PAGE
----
Electrical Power & Protection


Zinc batteries for renewable energy storage

Technews Industry Guide: Sustainable Manufacturing 2023 Electrical Power & Protection

Zinc-based batteries are a new energy storage and conversion technology with significant potential for renewable energy applications, according to Simon Norton, executive director of International Zinc Association (IZA) Africa. The technology has attracted attention due to its high theoretical energy density, safety, abundant resources, environmental friendliness and low cost. In recent years considerable effort has gone into improving the performance of zinc-based batteries. Battery cycle life and energy efficiency can be improved by electrolyte modification and the construction of highly efficient rechargeable zinc anodes.

The global risk posed by climate change and the resultant energy crisis due to the excessive use of traditional fossil fuels have spurred the development of renewable energy sources. Therefore, the sustainable development of clean energy globally is critical. Renewable energy sources such as solar, tidal and wind power all have their role to play. However, the intermittent and regional characteristics of renewable energy means that large-scale power generation and long-distance transmission projects are cost prohibitive. Thus, developing highly efficient energy storage and conversion technology is important to achieve effective utilisation and distribution of renewable energy to solve the issue of energy storage.

The researchers point out that lithium-ion batteries (LIBs) dominate the energy storage market at present due to their high capacity. Nevertheless, thermal stability, destruction of electrode structures, flammability of organic electrolytes and the lithium anode, high cost and low specific energy density significantly limit their large-scale commercialisation.

In contrast, aqueous batteries, including zinc/nickel (Zn/Ni), zinc/manganese (Zn/Mn), iron/nickel (Fe/Ni), and iron/cobalt (Fe/Co), have the advantages of low cost, environmental friendliness, and high ionic conductivity. Compared with iron and manganese, the slow hydrogen evolution of zinc in aqueous electrolytes eliminates the risk of fire. More importantly, metal zinc possesses outstanding electrochemical properties, such as a relatively low redox potential, an outstanding specific volumetric capacity, and a high theoretical capacity.

In terms of Zn-ion batteries (ZIBs), safety, high zinc abundance, and a simple assembly process promise large-scale energy storage application. Metal zinc has been used as an anode material since 1799. Zinc-based battery technology accounts for a third of the global battery market. Zinc can be used in Zn-air batteries (ZABs) and Zn-ion and Zn hybrid batteries.

Many companies have already been deploying ZABs for utility-scale energy storage. For example, NantEnergy installed 3000 systems in nine countries in 2019 at $100/kWh. These ZABs with a half-open structure use oxygen directly from ambient air as a cathode reactant, which can exhibit high capacity and energy density. They have a high theoretical specific energy density that is about five times greater than LIBs and are far less expensive. However, the achievable battery lifetime is about 150 cycles under current practical conditions, while the round-trip energy efficiency is usually under 60%, way below commercialisation requirements.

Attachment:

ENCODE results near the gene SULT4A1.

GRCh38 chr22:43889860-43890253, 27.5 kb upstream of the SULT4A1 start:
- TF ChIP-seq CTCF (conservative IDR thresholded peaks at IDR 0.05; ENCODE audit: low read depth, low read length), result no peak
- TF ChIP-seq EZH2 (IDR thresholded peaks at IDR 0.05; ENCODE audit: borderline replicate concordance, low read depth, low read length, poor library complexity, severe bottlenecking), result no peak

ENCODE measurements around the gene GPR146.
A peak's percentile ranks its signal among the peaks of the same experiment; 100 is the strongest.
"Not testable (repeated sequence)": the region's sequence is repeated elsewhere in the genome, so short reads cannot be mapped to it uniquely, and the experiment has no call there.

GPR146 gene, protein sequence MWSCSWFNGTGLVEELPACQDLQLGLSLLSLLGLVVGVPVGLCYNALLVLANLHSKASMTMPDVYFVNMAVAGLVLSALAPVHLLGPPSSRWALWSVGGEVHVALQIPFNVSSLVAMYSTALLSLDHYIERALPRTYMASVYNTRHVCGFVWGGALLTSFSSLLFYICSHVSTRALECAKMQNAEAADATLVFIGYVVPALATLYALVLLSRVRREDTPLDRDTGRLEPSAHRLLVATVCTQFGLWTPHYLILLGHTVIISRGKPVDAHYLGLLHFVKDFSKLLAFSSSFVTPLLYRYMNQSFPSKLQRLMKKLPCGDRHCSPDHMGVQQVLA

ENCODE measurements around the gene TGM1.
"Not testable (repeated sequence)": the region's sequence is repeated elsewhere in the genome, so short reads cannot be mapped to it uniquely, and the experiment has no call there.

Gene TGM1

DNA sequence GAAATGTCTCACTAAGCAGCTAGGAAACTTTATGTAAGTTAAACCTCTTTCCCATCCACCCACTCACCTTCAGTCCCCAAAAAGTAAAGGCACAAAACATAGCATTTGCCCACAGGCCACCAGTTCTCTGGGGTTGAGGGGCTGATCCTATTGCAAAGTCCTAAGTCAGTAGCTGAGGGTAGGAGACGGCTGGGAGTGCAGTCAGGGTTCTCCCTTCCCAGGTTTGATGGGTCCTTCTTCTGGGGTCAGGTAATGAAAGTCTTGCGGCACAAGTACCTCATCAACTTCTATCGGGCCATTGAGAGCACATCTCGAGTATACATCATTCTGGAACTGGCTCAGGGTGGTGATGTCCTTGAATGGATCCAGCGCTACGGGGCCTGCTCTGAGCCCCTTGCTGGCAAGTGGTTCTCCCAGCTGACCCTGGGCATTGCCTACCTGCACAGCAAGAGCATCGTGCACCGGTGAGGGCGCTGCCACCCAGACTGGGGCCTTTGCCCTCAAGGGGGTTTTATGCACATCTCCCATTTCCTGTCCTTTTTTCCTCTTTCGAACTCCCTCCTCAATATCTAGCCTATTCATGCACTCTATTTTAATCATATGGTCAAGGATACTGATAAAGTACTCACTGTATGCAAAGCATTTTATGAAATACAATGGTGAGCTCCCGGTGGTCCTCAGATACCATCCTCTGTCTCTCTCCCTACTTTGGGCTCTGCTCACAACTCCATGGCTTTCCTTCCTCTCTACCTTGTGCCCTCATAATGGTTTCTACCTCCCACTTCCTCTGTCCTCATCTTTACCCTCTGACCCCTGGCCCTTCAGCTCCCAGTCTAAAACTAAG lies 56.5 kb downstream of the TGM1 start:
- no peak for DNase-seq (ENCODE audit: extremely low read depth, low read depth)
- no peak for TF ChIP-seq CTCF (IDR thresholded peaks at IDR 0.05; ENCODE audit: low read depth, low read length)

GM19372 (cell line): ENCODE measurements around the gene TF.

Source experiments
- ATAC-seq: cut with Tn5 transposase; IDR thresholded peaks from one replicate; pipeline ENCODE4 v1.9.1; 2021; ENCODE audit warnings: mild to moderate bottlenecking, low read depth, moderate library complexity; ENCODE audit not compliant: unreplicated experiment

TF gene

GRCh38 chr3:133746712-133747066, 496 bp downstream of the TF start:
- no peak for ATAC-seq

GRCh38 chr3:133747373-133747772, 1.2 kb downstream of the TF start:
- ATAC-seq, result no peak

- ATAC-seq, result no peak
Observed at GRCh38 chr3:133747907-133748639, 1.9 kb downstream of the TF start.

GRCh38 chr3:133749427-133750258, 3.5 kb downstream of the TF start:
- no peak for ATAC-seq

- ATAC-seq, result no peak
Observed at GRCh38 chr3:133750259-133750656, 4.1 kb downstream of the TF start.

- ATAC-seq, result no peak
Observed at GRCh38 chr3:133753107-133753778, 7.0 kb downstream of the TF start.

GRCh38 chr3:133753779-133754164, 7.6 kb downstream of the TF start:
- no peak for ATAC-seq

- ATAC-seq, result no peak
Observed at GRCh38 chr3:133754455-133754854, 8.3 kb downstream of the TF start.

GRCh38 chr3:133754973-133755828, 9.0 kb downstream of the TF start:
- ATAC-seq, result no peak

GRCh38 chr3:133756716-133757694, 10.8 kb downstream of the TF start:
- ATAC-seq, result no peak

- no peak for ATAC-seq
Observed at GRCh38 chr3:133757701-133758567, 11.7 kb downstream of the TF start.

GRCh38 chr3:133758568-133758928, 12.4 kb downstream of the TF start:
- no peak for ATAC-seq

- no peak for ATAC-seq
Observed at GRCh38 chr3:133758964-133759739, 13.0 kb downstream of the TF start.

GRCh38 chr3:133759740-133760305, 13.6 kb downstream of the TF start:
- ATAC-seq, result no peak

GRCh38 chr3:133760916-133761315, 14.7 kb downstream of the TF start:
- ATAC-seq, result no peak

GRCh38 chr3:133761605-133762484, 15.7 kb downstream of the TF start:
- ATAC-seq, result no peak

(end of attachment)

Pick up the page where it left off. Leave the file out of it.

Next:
Zinc-based batteries tend to have poor cycle life, low coulombic efficiency (CE), and capacity fading. This is due to uncontrolled growth of zinc dendrites, insulation and discharge products with poor reversibility, and continuous consumption of electrolytes. The operation of ZIBs is based on the stripping and plating of zinc on the anode, zinc ion insertion, extraction and conversion reactions at the cathode, and zinc ion transfer between the cathode and anode. However, ZABs only involve stripping and plating of Zn on the anode in aqueous electrolytes. During charging, zinc ions are redeposited on the zinc anode without the added complication of replacing battery components. Generally, the poor reversibility of the zinc anode and thermodynamic instability are the main obstacles to the commercialisation of zinc-based batteries.

Widely reported research has focused on zinc anode modification, cathode material design, and electrolyte development and improvement. Here the zinc anode has shown compatibility with both aqueous and non-aqueous electrolytes. Aqueous electrolytes have excellent ionic conductivity, non-flammability, easy battery assembly, and non-toxic properties. However, the thermodynamic instability of the zinc anode causes severe challenges, including shape change, passivation, zinc dendrites, and hydrogen evolution reaction (HER). Similar to the Li anode, side reactions consume the zinc anode and electrolyte, resulting in low CE. For organic electrolytes, non-flammable electrolytes are often employed to reduce flammability, while corrosion is minimised thanks to their thermodynamic stability.

“Over the past decade, significant progress and exciting breakthroughs have been achieved in designing anode structures, applying additives, and exploring alternative electrolytes to further commercialise zinc-based batteries,” say the researchers. “Overall, zinc plays a vital role in renewable energy. It stands to enable the development of low cost, green energy storage technologies, in addition to its contribution in the area of solar panels and wind turbines,” concludes Norton.

For more information contact Simon Norton, International Zinc Association, +27 21 788 9980/+27 82 831 2924, zinc@iafrica.com, www.zinc.org




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